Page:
Pointing to the fact that Nino clinched the Champion title by a "mere" victory in the final tie-breaks of blitz games against, coincidentally, the fifth selected competitor, is a petty argument. The tie-break sessions of rapid and blitz games are a legitimate "make or break" point, which can decide even the World Champion in any sport.

The French Women Team at the 2012 Olympiad in Istanbul, with their captain GM Matthieu
Cornette: from left: Bollengier, Collas, Maisuradze, Cornette, Skripchenko, Milliet

Another consideration that has been floating in the air is that Nino experienced a drop in the rating sometime around the time of the selection. But, this is also a poor consideration on the basis of which to strike off a legitimate champion. The fluctuation in the rating is a natural occurrence in the life of a professional sport person. In spite of everything, at any one time, she was and she is higher rated than at least two of the selected competitors. That it was just a temporary ‘slip up’, has been confirmed by the fact that, in the meantime, she has re-bounced and has strengthened her performances, notably at the recent French team Championship, the French Highest League TOP-12, where in a strong competition she was the player with best score: 8,5/10, a 2514 performance and achieved her second IM norm.

Nino at the Top-12 French Team Championship in St Quentin, May 2014

It is understood that the selector has a free hand in making the selection according to his conviction, for the best of the nation and its teams, and in the best sporting spirit. However, it is odd that the reigning champion should suffer the axe, unless she has shown a particular drop in results or a slack sporting attitude, none of which is the case of Nino.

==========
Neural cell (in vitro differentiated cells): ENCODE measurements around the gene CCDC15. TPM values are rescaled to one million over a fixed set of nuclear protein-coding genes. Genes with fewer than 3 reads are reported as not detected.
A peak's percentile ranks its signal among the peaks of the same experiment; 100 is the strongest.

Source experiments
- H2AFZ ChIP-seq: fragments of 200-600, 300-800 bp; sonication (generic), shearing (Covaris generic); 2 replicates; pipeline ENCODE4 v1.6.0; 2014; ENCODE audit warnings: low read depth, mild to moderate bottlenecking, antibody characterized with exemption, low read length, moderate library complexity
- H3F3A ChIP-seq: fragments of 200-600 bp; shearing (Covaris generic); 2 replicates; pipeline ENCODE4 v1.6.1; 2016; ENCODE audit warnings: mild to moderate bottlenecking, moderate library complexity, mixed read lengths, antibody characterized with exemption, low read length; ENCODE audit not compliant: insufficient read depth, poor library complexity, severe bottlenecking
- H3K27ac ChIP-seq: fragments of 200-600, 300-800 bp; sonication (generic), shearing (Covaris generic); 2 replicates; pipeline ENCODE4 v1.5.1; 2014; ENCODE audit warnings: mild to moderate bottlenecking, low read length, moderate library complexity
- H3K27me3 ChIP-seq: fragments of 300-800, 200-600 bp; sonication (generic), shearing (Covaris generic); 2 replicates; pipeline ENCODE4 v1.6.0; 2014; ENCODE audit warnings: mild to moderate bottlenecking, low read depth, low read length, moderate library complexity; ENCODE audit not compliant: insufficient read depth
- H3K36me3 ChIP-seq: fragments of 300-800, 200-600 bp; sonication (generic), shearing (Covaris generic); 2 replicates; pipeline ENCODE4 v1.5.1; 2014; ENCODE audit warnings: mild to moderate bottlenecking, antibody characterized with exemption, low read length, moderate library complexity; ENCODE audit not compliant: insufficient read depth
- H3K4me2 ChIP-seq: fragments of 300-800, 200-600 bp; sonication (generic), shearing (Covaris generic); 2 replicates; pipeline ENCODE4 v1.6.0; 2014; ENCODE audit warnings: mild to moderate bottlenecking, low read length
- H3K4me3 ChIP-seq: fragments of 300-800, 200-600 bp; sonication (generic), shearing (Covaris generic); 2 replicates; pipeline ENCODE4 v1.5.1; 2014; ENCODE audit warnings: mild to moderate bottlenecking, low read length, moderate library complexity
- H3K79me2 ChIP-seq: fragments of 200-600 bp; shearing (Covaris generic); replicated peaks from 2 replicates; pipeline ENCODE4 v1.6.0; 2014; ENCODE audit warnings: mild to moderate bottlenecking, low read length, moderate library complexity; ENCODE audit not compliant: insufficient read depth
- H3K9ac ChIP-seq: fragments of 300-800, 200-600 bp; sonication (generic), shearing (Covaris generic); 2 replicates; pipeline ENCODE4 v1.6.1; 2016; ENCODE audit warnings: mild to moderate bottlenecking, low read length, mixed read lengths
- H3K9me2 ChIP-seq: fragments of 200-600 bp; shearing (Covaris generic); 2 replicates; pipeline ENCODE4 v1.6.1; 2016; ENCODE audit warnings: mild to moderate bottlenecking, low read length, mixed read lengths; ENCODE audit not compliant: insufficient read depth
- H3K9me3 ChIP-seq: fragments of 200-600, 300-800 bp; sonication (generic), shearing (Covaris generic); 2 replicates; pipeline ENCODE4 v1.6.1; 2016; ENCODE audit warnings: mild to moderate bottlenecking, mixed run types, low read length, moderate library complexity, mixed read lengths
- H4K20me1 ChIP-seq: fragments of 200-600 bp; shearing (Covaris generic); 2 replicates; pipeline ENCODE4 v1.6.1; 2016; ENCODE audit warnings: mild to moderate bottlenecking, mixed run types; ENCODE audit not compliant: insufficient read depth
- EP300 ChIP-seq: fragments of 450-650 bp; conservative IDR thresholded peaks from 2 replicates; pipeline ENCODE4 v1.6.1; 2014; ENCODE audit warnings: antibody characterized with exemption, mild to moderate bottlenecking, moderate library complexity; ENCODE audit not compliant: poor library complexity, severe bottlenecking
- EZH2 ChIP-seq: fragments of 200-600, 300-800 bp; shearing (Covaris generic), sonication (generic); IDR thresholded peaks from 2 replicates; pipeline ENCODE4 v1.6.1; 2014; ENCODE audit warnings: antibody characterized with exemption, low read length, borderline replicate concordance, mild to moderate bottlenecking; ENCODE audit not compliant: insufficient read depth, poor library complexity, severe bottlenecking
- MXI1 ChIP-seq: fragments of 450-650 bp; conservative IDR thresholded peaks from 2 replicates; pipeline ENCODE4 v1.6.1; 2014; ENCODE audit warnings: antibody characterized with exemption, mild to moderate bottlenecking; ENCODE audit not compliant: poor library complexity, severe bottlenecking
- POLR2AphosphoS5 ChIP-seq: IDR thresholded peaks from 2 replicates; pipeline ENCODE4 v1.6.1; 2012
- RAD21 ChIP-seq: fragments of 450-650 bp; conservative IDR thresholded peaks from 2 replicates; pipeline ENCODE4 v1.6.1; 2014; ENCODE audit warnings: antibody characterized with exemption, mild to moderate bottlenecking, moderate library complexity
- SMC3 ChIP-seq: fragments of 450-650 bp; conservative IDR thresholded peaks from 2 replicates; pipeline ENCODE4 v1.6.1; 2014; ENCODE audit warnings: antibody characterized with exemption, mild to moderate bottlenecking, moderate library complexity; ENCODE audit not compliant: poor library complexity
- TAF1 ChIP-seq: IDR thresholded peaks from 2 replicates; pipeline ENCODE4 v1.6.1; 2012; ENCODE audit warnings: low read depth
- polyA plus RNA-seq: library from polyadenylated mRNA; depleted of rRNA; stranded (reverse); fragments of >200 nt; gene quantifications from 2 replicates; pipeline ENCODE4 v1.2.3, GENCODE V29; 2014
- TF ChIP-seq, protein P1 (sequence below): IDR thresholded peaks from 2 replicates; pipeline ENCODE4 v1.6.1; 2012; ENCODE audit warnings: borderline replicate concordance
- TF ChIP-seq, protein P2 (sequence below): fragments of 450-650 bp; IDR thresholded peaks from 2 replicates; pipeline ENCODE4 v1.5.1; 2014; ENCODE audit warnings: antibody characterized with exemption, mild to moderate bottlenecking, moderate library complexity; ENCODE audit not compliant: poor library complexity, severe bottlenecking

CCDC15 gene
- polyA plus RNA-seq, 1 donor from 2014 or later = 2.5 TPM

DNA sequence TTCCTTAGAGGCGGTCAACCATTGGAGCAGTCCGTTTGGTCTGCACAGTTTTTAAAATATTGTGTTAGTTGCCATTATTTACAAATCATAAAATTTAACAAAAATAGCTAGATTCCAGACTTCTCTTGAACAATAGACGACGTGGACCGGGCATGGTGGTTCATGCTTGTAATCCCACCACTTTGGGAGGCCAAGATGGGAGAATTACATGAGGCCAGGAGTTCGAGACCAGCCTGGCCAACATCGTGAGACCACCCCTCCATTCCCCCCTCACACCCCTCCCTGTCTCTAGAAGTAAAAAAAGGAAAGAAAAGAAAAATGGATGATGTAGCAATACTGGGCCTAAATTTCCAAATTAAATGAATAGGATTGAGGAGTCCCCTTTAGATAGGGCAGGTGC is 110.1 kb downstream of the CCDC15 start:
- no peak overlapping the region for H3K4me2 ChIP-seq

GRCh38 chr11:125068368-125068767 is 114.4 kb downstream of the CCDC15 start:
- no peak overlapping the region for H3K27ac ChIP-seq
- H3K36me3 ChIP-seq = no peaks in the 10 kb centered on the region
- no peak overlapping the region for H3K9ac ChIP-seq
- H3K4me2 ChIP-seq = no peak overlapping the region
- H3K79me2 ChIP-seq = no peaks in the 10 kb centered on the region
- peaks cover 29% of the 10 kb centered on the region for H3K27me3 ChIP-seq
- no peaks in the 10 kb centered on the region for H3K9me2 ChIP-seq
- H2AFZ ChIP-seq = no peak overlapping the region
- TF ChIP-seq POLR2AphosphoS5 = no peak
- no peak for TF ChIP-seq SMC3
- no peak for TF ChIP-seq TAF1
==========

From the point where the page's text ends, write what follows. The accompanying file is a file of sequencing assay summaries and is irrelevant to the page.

One can easily detect that she is obviously shaken by what she considers an injustice, when she says: "I’m not a pretentious chess player. I know that a lot of people are better than me. But I also know that a lot of people aren’t better than me."

Not pretentious: Nino at Le Cap d'Agde 2013, during the rapid
closed tournament ‘Karpov Trophy’

As Facebook becomes more and more a part of our lives I need to mention that it was there that this debate first caught my attention. Among the many pro and contra arguments provoked by this incident, on the theme "Does the national champion have an automatic right to represent the nation at the Olympiad?" I read with dismay that Nino has to take a further insult: she suffers the accusation from some corners because she has dared to announce the simple fact that this year, even though a national champion, she has not been selected for the Olympic team. Further, moral grounds are being waited upon her – she should have kept silent, because disclosing the fact may demoralise the selected players?! Ah, well, how much a snubbed champion has still to bear?

In a subsequent personal correspondence, Nino laments her predicament: "Just before the Olympiad my rating is 2317. The selector’s fourth choice is a 2284 rated, fifth choice is rated 2303. I’m better rated, I am still the current national champion, I am better titled than the fourth board, and I feel really silly sitting at home, having no right to play."

I met Nino at the 1st Open in El-Haouaria in Tunisia, two years ago and have enjoyed a company of a kind, intelligent and dedicated chess player. Her ambition appears subdued and modest but she is serious about her chess profession and has shown remarkable results.